How Not To Create A Compelling Brand Experience

Steve Fogg —  June 1, 2012 — 2 Comments
Bad brand experience

Have you ever had a bad brand experience?

Before I start this post I want to let you know this isn’t a rant/venting post. Really it isn’t. I just want to demonstrate to you an example of how your brand is so much more than just the pretty pictures on your brochures and website. Your brand experience transcends the visual and is realised in the physical and the present (wow, thats deep). Good branding goes much further than skin deep. Here’s what happened to me a few weeks ago.

I bank with a Credit Union. I like Credit Unions because their first priority isn’t to make obscene amounts of money and have their shareholders as No.1 priority, rather than their customers like most Australian banks seem to do. A few weeks ago I activated my Credit Union credit/debit card and used the PIN number the Credit Union gave me to try and withdraw some cash from an ATM.

Unfortunately the ATM ate my card and said the PIN number was incorrect. While that was inconvenient and I was mildly frustrated at it happening I thought it was no big deal because surely the Credit Union would just apologise and give me a new card.  Here’s what happened next.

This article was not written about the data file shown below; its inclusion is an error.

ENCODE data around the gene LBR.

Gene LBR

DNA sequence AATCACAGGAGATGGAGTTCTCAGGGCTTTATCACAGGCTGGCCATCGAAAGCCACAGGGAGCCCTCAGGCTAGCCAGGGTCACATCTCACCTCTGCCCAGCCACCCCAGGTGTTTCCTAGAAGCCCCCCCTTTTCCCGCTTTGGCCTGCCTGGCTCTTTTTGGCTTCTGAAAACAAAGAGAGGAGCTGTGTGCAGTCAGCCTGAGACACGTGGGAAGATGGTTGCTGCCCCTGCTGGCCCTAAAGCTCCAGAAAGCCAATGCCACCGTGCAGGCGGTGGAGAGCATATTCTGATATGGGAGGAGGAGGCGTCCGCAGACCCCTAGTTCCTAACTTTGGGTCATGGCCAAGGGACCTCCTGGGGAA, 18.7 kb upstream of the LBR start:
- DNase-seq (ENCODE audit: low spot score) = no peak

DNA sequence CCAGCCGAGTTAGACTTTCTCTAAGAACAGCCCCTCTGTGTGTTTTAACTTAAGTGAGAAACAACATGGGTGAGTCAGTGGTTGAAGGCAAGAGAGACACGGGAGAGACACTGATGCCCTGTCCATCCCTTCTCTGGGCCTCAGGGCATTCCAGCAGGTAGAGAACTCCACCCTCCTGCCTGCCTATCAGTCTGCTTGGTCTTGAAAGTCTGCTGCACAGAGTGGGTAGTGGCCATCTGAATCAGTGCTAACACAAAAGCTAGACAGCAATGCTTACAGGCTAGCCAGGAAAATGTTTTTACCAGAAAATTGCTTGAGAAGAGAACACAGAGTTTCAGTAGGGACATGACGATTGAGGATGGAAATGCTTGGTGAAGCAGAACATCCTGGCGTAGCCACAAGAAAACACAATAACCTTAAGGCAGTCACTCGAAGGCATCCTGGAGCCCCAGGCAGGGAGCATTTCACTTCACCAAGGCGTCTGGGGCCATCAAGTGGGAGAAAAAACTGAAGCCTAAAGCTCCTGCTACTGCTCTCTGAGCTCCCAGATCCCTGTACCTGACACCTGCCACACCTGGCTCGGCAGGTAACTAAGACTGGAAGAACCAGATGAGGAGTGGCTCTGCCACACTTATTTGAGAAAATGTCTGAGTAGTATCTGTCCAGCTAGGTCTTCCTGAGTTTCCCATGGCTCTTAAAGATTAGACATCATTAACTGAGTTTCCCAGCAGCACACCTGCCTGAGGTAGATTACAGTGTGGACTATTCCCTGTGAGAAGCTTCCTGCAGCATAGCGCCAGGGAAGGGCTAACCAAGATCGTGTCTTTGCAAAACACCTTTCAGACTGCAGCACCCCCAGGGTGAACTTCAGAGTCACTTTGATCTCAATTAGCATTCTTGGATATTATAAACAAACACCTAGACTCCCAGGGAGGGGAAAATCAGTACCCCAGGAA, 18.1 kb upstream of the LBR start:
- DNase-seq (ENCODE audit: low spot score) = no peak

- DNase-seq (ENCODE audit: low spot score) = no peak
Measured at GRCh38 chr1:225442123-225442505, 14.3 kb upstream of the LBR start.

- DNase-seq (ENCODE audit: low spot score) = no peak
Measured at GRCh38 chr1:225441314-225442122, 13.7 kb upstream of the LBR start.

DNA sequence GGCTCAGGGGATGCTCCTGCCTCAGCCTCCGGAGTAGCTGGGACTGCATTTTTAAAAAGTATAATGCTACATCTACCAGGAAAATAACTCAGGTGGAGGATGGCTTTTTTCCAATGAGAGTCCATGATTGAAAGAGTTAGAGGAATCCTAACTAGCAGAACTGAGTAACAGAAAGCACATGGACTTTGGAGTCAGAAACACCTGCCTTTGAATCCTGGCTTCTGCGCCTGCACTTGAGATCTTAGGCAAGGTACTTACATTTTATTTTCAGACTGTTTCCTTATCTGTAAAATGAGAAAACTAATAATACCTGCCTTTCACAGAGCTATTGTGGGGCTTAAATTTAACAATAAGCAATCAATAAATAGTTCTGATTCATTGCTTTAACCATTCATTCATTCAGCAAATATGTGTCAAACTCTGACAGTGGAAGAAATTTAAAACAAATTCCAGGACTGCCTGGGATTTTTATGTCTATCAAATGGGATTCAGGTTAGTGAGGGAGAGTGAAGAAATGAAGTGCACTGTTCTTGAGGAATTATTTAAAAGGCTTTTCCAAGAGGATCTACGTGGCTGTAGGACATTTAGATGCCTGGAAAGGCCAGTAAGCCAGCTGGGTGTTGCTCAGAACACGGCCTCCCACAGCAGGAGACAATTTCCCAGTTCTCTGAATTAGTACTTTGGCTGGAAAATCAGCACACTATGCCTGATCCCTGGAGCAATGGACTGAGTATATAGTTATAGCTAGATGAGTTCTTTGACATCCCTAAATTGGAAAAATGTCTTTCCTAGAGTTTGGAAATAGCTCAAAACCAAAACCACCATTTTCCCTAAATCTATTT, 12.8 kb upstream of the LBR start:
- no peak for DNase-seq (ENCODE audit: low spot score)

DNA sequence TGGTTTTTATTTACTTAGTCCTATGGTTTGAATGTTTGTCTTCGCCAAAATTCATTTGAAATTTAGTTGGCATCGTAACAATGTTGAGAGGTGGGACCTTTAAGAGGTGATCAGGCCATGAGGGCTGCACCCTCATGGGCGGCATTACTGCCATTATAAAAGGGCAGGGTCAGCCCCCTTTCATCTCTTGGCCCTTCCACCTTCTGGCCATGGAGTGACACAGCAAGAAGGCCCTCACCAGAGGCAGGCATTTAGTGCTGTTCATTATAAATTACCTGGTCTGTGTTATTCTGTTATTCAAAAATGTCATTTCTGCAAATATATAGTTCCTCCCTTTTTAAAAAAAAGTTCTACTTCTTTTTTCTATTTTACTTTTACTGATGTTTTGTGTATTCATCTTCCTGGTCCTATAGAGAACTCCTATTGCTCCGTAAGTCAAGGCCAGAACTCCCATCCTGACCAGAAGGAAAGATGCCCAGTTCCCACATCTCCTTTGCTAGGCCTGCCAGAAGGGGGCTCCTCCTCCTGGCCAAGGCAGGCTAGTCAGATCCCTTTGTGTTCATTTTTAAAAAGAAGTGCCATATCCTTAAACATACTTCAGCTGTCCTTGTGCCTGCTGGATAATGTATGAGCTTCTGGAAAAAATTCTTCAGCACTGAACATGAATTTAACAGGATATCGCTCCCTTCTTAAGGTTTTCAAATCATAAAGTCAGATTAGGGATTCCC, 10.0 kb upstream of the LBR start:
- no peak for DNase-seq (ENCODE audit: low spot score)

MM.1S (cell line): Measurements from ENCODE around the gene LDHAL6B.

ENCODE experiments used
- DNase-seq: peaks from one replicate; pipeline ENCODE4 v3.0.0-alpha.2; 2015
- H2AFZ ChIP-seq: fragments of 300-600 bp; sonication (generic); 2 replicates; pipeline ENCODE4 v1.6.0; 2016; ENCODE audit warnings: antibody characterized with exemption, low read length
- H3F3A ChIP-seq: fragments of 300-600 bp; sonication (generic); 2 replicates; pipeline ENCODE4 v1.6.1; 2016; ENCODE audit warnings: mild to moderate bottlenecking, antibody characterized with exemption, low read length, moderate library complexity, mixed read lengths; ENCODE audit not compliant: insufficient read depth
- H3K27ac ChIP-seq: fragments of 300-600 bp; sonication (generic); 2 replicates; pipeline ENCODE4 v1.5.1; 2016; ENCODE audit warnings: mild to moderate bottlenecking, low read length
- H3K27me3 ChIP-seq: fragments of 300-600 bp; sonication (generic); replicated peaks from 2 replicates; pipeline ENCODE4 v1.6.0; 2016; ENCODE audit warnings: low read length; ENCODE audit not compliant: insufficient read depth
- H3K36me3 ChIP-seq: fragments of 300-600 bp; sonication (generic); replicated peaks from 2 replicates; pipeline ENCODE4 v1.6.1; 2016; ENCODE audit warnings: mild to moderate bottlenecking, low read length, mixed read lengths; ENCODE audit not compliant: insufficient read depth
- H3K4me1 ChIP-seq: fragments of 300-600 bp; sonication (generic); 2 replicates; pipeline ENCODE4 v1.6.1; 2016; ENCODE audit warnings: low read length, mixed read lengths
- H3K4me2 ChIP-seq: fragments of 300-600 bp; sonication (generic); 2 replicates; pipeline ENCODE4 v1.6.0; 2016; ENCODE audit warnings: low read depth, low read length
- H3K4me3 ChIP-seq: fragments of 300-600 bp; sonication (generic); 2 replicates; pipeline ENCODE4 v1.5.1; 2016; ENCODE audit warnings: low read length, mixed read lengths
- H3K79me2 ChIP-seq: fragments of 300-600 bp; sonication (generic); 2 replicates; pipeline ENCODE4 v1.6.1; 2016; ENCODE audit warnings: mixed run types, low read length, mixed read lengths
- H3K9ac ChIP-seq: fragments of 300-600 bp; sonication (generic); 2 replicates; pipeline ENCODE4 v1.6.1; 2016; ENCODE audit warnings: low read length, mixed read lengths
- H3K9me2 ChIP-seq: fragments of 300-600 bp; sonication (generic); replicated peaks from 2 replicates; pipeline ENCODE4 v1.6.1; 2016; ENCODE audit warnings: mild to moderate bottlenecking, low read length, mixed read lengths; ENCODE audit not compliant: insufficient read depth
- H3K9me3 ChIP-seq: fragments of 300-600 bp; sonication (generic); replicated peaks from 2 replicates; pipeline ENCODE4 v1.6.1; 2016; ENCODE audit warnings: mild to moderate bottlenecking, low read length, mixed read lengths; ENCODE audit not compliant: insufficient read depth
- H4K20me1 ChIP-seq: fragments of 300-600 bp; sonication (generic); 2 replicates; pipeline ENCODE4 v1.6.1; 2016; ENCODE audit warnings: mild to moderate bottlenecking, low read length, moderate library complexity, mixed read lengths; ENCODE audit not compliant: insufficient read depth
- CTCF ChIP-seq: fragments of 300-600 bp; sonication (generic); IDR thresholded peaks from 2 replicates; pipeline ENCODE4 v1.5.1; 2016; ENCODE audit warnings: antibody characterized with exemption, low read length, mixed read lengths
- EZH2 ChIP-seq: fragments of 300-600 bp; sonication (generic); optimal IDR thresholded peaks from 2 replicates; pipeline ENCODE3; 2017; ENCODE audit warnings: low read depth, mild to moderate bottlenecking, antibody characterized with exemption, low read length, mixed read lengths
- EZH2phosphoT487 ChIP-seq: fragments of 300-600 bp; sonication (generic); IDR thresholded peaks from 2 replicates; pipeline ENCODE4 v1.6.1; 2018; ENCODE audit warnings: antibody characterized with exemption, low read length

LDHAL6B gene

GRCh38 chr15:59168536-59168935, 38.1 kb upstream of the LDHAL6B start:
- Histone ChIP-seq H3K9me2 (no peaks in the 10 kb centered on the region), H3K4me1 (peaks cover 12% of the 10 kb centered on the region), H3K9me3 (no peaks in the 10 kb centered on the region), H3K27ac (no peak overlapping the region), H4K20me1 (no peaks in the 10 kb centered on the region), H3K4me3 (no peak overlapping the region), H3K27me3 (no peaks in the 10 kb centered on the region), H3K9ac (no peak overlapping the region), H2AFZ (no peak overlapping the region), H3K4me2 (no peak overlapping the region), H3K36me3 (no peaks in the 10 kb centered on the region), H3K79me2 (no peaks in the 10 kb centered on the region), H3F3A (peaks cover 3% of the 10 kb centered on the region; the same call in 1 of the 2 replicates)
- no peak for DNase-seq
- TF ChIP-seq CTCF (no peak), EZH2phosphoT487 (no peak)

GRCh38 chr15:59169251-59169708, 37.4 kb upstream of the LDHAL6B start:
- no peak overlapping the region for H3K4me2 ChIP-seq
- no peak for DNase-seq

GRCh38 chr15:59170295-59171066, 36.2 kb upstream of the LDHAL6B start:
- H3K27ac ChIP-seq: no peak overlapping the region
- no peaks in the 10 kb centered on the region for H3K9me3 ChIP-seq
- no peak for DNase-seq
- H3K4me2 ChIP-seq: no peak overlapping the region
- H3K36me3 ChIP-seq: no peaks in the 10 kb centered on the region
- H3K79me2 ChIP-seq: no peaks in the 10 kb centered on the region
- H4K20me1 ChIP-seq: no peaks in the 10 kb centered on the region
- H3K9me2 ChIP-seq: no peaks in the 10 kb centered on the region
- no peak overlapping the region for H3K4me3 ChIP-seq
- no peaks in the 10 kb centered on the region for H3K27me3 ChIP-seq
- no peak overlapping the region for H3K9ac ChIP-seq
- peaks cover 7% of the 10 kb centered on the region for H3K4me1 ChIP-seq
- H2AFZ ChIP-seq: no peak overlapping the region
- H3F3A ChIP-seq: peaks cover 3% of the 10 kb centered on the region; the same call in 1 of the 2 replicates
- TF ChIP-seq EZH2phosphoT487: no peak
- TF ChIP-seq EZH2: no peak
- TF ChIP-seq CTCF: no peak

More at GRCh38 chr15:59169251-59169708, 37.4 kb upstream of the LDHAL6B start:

I looked up the lost cards phone no. on the Credit Union’s website and called the lost cards section to cancel my card. Which was great until I asked to be issued with a new card, the call centre guy  said “I’m sorry we are an external service, you will call the Credit Union to get a new credit card.” I explained to him that his telephone number was on the Credit Union’s website and that I thought I was speaking to the Credit Union. He repeated the fact that they weren’t part of Credit Union and that I would have to make another phone call to get a new card.

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Brand experience lesson No. 1: Your customers don’t need to know if you use an external service. Don’t tell them that because it makes your brand come across like you are trying harder to cut costs than to service your customers. It feels like saving money matters more to you than your customers do.

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So I hung up, returned back to Credit Union’s website and called another number.